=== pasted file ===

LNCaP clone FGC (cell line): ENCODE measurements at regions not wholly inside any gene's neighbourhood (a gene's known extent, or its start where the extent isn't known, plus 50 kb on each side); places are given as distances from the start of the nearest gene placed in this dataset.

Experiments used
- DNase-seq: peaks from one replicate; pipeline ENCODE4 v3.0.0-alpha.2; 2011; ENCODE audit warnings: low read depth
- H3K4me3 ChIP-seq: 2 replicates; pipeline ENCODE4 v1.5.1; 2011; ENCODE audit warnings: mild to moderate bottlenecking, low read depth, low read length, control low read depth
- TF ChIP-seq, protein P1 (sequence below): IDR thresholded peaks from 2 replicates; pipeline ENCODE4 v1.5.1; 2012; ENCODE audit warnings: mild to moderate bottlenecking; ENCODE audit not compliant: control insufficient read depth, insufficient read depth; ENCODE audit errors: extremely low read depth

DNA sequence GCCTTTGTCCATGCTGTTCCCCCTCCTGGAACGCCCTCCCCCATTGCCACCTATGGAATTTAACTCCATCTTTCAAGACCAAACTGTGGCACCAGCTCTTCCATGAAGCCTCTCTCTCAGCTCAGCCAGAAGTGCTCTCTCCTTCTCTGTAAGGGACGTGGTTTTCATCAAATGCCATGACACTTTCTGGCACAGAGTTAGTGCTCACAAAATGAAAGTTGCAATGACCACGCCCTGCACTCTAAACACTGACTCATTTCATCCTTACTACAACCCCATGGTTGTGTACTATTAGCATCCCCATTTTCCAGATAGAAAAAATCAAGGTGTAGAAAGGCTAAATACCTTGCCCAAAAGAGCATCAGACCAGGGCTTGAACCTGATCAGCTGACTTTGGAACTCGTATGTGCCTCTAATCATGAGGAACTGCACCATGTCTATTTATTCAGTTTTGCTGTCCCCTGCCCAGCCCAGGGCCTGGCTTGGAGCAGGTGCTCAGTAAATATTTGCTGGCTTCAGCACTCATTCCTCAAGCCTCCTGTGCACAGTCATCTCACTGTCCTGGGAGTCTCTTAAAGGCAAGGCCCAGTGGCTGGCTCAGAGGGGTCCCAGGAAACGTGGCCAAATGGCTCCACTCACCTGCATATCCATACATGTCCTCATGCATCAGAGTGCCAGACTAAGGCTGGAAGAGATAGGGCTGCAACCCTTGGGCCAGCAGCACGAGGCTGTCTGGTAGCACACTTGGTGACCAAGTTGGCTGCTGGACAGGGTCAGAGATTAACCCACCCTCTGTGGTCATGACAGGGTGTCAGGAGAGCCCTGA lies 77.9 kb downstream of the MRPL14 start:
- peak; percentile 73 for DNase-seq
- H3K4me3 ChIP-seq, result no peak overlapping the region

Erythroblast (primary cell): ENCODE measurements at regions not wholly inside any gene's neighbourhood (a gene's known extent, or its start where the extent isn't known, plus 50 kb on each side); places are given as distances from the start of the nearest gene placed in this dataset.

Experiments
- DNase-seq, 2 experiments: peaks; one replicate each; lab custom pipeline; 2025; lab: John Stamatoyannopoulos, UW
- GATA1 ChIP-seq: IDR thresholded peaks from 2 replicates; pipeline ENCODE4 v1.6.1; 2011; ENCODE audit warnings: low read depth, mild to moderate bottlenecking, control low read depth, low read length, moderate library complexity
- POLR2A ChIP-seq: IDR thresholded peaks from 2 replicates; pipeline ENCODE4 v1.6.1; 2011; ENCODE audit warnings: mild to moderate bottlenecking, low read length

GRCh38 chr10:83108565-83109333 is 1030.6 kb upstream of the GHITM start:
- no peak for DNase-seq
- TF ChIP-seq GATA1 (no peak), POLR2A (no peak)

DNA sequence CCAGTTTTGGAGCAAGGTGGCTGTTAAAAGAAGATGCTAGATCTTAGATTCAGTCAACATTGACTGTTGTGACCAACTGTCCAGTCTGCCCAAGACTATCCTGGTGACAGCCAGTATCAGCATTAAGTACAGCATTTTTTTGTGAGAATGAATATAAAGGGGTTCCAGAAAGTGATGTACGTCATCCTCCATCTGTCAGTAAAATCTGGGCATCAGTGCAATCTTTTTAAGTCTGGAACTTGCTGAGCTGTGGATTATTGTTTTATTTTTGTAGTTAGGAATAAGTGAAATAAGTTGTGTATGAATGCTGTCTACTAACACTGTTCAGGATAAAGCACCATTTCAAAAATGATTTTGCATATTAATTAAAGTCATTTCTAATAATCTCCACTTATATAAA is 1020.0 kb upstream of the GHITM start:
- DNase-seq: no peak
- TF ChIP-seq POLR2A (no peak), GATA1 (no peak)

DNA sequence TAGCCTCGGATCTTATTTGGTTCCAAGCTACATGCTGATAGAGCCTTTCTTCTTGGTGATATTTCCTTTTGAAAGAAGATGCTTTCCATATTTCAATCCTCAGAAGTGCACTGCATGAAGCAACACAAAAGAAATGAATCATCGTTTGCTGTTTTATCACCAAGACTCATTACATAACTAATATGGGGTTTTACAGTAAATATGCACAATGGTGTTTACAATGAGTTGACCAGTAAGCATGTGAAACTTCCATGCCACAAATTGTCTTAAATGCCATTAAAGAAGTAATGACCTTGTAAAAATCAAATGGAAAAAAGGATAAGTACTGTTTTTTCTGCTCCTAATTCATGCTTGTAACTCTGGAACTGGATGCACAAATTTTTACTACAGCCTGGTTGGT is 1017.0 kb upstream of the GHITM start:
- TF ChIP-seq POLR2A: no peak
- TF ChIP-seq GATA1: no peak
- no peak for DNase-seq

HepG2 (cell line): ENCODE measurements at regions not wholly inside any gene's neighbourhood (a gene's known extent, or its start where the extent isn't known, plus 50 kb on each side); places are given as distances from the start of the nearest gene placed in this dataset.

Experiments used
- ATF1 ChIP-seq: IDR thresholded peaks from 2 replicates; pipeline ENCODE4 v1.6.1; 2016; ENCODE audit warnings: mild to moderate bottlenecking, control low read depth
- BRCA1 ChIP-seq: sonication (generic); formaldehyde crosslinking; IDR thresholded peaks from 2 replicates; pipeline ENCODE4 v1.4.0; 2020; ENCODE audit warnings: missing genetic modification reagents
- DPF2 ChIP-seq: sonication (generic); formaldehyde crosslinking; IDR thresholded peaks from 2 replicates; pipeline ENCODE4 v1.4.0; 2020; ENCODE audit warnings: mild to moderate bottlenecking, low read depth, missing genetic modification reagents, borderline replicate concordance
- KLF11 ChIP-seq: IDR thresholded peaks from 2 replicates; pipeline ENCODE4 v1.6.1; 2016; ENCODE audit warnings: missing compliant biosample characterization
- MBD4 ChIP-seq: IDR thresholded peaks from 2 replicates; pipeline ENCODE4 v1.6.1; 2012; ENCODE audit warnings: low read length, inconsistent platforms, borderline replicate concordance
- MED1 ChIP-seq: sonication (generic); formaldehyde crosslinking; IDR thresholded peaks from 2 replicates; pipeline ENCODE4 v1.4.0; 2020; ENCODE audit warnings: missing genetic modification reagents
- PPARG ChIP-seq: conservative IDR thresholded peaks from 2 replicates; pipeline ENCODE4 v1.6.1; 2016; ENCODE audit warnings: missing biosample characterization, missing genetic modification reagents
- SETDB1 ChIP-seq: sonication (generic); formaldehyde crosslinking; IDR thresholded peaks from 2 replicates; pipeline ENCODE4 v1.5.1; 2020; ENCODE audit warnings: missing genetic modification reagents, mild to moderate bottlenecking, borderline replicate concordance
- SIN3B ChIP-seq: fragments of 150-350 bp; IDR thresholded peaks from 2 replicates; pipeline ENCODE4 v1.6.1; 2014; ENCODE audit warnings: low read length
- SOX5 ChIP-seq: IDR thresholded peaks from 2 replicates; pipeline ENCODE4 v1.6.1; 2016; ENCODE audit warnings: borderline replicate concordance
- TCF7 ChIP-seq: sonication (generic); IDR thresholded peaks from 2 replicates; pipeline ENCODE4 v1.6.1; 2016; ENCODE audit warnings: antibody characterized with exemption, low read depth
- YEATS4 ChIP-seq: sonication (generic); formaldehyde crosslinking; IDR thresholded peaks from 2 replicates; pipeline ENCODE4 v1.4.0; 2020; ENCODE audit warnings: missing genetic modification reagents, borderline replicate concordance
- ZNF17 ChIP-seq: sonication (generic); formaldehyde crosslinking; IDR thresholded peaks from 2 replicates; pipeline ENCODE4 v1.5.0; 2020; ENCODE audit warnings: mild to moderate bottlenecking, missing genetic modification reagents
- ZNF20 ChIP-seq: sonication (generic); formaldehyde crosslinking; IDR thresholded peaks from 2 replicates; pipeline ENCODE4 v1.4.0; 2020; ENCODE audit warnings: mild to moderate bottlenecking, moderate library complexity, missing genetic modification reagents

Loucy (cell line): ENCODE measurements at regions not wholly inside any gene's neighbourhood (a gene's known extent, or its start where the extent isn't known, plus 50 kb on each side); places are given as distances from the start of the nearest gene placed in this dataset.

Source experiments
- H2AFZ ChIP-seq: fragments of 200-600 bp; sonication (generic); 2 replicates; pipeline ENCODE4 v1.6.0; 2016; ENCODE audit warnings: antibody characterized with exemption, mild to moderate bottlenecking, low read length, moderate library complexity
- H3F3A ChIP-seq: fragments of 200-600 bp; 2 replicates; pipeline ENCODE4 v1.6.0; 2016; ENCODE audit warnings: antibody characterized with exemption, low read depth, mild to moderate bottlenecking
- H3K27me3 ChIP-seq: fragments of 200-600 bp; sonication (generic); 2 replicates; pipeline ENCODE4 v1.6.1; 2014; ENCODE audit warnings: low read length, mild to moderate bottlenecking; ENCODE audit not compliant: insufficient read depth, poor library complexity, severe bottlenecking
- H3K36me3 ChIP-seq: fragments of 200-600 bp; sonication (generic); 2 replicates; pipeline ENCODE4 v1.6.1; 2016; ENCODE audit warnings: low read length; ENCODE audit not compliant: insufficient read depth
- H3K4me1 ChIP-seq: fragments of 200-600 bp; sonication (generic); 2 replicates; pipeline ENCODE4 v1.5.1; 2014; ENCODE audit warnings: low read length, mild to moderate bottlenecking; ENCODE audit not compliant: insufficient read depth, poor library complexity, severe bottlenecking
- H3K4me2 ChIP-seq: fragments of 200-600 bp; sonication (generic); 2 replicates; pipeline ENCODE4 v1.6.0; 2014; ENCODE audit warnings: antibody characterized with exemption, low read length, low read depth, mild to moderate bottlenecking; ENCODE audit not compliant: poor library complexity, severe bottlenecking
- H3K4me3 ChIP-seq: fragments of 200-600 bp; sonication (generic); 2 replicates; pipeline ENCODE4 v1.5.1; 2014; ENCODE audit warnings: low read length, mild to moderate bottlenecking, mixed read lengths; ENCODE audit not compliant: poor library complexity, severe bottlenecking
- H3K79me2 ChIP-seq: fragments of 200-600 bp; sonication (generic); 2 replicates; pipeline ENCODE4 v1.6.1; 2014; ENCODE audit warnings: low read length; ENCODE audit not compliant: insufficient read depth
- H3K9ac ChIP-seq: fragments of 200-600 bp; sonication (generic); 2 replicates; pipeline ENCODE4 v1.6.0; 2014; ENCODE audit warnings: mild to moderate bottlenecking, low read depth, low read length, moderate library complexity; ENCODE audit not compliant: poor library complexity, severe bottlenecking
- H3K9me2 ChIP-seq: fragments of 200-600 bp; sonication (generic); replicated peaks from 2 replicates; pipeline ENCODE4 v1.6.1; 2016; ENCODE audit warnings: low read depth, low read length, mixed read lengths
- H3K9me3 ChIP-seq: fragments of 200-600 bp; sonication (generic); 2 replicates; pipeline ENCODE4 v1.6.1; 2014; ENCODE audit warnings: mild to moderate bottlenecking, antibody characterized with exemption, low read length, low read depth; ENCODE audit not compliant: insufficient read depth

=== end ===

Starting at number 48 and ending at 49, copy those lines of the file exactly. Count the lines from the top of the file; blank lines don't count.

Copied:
- H3K4me3 ChIP-seq: fragments of 200-600 bp; sonication (generic); 2 replicates; pipeline ENCODE4 v1.5.1; 2014; ENCODE audit warnings: low read length, mild to moderate bottlenecking, mixed read lengths; ENCODE audit not compliant: poor library complexity, severe bottlenecking
- H3K79me2 ChIP-seq: fragments of 200-600 bp; sonication (generic); 2 replicates; pipeline ENCODE4 v1.6.1; 2014; ENCODE audit warnings: low read length; ENCODE audit not compliant: insufficient read depth